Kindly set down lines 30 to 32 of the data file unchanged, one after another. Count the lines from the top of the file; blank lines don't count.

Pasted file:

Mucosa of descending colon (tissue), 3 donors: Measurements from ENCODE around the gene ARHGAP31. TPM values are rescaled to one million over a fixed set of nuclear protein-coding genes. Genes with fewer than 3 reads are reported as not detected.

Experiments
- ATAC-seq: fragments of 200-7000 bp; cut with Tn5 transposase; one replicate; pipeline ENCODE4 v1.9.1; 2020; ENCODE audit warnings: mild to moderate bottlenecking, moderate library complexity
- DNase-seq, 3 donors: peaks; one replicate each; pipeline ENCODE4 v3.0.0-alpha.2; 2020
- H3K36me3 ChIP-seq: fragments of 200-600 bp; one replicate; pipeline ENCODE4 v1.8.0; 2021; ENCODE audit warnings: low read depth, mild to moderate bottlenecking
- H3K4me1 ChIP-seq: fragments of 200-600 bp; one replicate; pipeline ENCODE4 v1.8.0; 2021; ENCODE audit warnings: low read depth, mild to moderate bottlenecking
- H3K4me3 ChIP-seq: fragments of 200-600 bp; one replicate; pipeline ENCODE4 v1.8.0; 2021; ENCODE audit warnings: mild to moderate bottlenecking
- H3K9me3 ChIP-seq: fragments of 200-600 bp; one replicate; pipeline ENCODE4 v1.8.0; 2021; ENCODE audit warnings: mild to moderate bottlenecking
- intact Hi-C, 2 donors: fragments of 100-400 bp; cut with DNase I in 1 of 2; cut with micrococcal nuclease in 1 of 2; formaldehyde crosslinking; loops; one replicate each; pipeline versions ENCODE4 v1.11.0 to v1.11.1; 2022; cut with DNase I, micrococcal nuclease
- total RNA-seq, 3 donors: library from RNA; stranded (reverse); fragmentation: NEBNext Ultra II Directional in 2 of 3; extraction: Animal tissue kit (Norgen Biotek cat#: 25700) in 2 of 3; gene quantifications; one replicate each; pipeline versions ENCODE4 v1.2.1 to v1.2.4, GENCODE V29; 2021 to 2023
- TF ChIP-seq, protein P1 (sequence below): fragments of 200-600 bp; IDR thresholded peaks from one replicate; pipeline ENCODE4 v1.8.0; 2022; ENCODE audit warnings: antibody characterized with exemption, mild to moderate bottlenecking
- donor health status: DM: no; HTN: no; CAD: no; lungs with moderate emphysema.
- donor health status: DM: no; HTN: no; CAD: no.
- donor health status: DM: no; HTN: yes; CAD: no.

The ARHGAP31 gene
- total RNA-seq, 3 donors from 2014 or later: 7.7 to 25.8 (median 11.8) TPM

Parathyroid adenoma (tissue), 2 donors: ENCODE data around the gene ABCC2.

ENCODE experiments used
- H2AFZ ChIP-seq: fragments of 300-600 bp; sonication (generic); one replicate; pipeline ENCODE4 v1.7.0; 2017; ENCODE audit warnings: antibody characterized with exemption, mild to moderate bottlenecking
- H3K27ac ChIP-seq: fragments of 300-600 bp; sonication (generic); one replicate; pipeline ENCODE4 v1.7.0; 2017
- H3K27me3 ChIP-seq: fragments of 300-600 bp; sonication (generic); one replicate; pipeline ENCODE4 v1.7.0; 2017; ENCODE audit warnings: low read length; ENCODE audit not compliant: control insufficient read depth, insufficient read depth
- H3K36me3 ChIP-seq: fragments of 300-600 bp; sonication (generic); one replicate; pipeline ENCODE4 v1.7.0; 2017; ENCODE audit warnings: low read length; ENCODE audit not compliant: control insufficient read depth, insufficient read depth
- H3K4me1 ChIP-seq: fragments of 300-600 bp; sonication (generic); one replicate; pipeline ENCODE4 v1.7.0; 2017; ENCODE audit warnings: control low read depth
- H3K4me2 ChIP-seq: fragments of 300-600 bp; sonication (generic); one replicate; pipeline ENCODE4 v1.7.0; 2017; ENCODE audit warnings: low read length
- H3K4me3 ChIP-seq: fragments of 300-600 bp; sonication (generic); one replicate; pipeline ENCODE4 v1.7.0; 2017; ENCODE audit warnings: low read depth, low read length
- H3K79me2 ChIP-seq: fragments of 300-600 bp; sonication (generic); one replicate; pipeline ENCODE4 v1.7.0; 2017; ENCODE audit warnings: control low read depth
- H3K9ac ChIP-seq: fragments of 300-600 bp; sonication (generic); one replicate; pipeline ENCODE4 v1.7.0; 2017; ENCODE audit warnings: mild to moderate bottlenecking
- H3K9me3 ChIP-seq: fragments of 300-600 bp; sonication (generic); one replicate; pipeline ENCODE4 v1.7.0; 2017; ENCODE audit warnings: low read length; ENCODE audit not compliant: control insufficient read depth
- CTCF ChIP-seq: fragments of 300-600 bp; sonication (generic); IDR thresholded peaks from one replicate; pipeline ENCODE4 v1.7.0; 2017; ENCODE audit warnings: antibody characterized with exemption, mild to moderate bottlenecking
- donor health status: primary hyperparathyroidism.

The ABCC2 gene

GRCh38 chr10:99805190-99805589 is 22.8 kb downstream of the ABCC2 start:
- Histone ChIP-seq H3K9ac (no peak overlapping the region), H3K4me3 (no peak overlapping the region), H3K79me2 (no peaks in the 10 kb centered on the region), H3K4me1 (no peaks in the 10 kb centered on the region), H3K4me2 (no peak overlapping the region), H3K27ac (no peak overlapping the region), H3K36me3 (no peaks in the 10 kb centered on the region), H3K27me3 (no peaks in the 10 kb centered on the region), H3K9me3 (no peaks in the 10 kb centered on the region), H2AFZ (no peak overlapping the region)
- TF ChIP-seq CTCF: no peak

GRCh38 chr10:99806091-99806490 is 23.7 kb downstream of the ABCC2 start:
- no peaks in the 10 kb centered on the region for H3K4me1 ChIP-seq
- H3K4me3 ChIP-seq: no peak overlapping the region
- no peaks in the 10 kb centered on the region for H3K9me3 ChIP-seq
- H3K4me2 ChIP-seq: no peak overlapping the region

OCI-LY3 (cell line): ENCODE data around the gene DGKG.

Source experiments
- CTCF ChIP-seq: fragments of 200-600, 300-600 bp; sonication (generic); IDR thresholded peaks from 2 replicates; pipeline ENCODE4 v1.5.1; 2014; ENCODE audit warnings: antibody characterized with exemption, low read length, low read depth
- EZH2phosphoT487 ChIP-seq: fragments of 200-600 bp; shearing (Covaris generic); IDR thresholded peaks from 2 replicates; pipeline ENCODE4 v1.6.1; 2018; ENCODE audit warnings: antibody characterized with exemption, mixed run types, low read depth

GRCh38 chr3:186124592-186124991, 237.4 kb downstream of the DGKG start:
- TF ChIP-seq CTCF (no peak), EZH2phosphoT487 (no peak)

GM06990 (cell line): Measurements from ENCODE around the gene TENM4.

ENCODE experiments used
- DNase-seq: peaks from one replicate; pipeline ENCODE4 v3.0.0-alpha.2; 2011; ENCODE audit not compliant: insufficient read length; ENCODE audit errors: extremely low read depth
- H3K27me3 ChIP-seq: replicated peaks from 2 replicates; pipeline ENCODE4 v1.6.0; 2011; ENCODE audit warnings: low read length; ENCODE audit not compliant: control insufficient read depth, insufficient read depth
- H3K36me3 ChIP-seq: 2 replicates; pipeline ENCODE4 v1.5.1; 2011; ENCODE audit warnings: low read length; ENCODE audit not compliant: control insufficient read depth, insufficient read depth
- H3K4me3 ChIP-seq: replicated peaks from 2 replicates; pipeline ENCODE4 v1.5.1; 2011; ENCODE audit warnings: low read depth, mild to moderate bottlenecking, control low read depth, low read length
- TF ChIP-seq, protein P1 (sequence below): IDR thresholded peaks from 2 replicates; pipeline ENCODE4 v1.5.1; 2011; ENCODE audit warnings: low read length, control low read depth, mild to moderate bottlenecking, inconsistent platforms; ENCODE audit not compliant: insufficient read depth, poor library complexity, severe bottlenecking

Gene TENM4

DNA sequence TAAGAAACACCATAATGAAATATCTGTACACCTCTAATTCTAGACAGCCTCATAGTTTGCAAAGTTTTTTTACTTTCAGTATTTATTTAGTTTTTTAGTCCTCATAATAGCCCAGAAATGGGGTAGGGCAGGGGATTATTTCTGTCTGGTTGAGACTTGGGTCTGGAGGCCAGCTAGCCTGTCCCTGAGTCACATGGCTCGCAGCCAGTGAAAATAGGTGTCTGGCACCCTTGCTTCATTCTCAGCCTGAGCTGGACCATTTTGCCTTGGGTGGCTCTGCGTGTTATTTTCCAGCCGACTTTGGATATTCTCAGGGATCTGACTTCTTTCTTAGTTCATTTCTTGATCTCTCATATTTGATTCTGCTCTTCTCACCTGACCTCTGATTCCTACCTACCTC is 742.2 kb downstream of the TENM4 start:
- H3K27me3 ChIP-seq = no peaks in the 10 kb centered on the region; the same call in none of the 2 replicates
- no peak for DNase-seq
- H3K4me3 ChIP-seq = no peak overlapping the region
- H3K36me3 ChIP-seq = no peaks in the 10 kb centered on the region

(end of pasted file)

- donor health status: primary hyperparathyroidism.

The ABCC2 gene

GRCh38 chr10:99805190-99805589 is 22.8 kb downstream of the ABCC2 start: